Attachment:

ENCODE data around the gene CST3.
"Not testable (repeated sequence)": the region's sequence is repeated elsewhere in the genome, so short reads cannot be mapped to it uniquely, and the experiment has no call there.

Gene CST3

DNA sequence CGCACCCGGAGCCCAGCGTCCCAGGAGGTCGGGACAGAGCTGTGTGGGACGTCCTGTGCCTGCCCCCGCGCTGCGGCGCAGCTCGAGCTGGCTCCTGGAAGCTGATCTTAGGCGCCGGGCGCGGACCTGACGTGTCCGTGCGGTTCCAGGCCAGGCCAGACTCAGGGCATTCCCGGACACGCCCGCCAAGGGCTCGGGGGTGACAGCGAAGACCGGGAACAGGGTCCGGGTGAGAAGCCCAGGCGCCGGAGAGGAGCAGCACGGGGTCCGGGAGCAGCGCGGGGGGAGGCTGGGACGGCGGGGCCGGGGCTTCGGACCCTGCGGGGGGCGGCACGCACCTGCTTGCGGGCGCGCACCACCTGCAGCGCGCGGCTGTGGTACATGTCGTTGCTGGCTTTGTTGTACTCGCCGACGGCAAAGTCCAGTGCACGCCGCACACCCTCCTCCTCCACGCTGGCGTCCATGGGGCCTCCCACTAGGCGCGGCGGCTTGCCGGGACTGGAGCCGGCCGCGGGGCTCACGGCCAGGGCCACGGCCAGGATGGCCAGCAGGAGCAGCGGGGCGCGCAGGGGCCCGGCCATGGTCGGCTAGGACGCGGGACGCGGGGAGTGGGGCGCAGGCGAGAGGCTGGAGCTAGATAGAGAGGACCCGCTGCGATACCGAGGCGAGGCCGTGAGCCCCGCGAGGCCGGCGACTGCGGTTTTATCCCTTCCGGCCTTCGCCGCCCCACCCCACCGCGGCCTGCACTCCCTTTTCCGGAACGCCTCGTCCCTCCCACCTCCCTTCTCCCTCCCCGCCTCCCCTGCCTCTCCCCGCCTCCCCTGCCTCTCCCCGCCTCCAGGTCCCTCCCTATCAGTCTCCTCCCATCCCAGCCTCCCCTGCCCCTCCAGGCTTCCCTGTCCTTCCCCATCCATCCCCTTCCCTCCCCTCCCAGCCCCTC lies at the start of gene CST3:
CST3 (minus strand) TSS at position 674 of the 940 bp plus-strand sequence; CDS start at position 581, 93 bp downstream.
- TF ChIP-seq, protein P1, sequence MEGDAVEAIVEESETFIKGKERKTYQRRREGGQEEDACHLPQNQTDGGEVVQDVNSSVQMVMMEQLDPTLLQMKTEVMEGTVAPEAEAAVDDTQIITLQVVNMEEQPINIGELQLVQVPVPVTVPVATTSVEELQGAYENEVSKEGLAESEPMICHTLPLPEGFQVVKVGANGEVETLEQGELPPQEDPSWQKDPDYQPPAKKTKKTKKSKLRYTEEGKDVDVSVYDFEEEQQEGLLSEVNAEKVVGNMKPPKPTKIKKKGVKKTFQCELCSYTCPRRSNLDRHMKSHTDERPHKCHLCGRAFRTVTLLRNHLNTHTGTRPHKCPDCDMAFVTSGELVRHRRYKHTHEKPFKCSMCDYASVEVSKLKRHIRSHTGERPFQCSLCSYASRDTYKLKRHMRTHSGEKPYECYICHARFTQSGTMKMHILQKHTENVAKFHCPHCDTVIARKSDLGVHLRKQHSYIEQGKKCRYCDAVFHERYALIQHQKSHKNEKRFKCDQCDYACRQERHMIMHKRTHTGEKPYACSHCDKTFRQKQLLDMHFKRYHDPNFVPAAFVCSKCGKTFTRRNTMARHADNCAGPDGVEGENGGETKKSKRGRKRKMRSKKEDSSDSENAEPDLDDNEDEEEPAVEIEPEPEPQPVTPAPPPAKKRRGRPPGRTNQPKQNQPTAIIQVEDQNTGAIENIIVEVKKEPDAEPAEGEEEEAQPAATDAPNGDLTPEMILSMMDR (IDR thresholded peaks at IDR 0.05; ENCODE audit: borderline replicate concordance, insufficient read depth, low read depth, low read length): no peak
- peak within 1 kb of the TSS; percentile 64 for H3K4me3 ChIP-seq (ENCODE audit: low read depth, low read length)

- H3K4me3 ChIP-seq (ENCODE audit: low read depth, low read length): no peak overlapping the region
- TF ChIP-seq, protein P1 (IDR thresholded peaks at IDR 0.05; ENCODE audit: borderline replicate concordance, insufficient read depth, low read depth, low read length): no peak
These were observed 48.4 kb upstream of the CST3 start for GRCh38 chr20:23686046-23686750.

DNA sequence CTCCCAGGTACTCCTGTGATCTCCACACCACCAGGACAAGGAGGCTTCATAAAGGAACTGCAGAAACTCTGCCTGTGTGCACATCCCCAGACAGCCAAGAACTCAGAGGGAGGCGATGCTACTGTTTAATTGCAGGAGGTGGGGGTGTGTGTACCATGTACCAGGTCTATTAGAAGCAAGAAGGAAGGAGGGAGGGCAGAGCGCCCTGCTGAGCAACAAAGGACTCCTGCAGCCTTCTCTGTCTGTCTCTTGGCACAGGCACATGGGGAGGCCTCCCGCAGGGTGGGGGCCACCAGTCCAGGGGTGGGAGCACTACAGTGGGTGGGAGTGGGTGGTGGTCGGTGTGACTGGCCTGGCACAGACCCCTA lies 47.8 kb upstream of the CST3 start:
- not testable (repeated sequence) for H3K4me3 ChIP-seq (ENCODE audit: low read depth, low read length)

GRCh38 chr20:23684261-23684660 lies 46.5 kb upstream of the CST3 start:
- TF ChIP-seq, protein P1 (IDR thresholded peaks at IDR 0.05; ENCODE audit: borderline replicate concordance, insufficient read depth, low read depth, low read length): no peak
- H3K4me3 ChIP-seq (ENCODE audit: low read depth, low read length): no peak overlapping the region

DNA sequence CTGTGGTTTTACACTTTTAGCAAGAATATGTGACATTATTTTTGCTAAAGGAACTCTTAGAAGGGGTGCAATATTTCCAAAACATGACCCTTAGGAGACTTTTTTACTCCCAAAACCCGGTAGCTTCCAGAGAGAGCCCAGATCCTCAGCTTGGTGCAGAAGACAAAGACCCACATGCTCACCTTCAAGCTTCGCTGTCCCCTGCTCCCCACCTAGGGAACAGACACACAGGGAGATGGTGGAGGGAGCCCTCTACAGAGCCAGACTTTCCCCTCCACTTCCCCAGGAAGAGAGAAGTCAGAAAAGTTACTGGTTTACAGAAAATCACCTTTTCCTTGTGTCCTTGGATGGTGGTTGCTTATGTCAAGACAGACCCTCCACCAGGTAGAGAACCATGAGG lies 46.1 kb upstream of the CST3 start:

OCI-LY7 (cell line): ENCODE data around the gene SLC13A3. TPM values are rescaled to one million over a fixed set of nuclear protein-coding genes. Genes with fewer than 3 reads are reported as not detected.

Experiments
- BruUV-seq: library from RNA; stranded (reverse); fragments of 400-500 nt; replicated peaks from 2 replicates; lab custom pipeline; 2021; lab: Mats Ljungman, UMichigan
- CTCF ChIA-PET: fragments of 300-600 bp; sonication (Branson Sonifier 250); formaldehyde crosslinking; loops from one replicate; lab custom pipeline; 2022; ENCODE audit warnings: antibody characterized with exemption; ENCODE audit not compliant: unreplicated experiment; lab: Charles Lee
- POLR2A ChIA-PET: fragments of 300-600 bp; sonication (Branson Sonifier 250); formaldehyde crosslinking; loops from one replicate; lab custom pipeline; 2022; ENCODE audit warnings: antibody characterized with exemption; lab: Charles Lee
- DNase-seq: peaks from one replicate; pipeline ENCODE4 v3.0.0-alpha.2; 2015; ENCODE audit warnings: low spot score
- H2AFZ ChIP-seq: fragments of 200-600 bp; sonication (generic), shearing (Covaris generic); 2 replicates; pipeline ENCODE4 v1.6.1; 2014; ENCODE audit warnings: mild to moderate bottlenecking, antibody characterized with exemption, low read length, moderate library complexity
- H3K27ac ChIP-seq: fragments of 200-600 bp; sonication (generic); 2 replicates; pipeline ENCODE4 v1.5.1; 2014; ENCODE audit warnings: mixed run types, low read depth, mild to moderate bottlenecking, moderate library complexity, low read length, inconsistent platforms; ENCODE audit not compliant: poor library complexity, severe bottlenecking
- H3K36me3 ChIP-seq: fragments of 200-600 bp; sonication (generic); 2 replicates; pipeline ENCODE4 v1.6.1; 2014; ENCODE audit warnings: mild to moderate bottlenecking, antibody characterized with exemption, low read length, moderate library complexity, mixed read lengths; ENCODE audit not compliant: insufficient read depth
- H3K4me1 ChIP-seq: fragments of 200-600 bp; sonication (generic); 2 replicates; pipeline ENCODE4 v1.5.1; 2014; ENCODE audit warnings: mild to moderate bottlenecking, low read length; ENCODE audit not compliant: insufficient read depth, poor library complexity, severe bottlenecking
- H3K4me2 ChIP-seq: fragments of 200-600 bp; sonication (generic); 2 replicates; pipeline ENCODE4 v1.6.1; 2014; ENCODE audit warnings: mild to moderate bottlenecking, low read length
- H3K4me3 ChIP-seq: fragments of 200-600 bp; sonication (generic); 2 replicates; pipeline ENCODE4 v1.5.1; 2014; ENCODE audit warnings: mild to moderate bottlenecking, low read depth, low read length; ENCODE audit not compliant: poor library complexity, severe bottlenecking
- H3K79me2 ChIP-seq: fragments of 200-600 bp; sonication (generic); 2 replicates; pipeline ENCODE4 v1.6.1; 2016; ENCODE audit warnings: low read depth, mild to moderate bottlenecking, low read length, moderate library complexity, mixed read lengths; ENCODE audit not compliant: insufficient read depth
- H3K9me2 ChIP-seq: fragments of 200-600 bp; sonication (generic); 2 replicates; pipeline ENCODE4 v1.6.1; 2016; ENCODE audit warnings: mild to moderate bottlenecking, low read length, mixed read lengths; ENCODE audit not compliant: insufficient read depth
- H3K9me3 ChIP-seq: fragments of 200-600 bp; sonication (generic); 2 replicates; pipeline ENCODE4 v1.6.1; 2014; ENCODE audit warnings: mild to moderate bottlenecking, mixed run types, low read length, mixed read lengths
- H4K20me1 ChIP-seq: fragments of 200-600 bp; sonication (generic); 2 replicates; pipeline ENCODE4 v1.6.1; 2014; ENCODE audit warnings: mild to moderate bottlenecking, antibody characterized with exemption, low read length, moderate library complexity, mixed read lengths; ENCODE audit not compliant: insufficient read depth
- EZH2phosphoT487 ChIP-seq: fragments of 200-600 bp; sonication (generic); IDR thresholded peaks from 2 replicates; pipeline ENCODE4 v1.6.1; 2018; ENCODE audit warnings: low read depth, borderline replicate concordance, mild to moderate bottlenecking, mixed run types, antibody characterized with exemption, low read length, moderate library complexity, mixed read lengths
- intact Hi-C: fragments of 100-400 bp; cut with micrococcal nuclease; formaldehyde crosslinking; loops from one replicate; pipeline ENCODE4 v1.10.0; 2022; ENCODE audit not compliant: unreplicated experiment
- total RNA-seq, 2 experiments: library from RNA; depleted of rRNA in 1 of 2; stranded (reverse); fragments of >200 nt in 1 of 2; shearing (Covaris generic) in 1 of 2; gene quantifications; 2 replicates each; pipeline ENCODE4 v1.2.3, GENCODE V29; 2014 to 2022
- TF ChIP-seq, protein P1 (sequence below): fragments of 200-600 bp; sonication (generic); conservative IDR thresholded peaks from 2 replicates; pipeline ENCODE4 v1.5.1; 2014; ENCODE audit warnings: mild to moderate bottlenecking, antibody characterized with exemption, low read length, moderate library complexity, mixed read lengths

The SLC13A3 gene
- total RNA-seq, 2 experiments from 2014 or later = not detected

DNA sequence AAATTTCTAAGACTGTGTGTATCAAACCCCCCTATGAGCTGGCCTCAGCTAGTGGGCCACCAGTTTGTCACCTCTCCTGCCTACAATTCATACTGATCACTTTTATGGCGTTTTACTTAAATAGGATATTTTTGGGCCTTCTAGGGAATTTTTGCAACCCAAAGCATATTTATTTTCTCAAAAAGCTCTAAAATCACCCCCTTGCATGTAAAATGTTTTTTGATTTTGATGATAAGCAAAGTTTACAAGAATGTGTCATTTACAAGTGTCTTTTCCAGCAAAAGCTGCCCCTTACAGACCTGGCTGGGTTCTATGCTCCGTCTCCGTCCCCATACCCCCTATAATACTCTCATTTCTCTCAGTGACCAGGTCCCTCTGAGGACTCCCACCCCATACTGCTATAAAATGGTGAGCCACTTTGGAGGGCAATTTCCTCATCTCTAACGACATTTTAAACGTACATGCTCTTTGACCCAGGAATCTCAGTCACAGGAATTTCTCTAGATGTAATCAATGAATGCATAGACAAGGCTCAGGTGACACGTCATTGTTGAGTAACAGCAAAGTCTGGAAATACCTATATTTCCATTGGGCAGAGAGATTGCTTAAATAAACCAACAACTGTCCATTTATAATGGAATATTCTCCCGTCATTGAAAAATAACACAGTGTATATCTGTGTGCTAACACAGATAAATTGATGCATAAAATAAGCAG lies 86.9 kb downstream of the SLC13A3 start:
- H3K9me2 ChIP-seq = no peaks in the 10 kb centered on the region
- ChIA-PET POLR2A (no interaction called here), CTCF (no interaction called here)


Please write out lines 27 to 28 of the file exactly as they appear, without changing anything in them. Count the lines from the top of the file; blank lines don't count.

- H3K4me2 ChIP-seq: fragments of 200-600 bp; sonication (generic); 2 replicates; pipeline ENCODE4 v1.6.1; 2014; ENCODE audit warnings: mild to moderate bottlenecking, low read length
- H3K4me3 ChIP-seq: fragments of 200-600 bp; sonication (generic); 2 replicates; pipeline ENCODE4 v1.5.1; 2014; ENCODE audit warnings: mild to moderate bottlenecking, low read depth, low read length; ENCODE audit not compliant: poor library complexity, severe bottlenecking